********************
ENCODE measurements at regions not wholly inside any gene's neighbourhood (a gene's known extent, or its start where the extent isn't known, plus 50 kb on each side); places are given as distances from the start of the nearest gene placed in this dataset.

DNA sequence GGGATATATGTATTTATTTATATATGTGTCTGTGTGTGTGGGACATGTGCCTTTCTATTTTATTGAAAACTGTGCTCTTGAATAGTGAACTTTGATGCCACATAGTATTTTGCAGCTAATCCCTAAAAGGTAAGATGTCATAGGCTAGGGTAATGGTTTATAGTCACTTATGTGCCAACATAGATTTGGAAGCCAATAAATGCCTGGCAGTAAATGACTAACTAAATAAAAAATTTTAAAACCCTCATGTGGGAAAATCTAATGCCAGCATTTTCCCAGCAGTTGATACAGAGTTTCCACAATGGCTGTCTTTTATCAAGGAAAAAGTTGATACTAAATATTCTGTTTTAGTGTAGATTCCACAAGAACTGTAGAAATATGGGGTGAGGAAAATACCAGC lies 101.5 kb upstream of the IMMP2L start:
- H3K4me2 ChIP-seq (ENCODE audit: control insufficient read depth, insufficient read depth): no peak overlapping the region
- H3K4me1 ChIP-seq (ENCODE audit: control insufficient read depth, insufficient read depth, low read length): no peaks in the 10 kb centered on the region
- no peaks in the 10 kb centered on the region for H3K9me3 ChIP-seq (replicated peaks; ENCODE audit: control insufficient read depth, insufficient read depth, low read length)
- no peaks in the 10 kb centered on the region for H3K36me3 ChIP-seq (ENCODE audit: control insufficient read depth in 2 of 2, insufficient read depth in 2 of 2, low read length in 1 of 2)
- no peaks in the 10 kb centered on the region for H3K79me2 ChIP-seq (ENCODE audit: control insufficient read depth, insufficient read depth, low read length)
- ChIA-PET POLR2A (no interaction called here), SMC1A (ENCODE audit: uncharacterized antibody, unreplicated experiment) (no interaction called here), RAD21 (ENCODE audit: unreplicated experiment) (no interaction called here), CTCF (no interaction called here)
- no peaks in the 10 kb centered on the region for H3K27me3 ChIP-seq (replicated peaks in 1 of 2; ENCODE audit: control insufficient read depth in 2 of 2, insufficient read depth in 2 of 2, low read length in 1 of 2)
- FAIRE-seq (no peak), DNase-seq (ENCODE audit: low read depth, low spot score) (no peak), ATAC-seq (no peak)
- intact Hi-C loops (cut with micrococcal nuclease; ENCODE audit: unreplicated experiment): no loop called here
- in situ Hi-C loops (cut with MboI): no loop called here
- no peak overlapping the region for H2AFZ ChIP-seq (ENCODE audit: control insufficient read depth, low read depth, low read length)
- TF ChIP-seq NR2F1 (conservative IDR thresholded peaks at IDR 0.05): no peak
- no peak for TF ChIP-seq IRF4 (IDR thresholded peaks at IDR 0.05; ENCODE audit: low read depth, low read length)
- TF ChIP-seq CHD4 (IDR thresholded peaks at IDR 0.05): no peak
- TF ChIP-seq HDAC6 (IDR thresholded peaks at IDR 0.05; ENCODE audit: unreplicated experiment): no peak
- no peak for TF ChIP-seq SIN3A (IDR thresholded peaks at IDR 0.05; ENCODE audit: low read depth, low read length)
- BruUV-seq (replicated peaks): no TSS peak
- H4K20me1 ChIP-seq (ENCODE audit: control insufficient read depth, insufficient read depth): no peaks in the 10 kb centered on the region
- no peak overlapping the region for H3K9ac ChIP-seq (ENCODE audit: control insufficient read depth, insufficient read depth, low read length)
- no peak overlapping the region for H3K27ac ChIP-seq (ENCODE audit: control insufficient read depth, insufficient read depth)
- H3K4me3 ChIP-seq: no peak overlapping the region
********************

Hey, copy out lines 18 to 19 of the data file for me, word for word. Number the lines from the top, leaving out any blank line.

- no peak for TF ChIP-seq SIN3A (IDR thresholded peaks at IDR 0.05; ENCODE audit: low read depth, low read length)
- BruUV-seq (replicated peaks): no TSS peak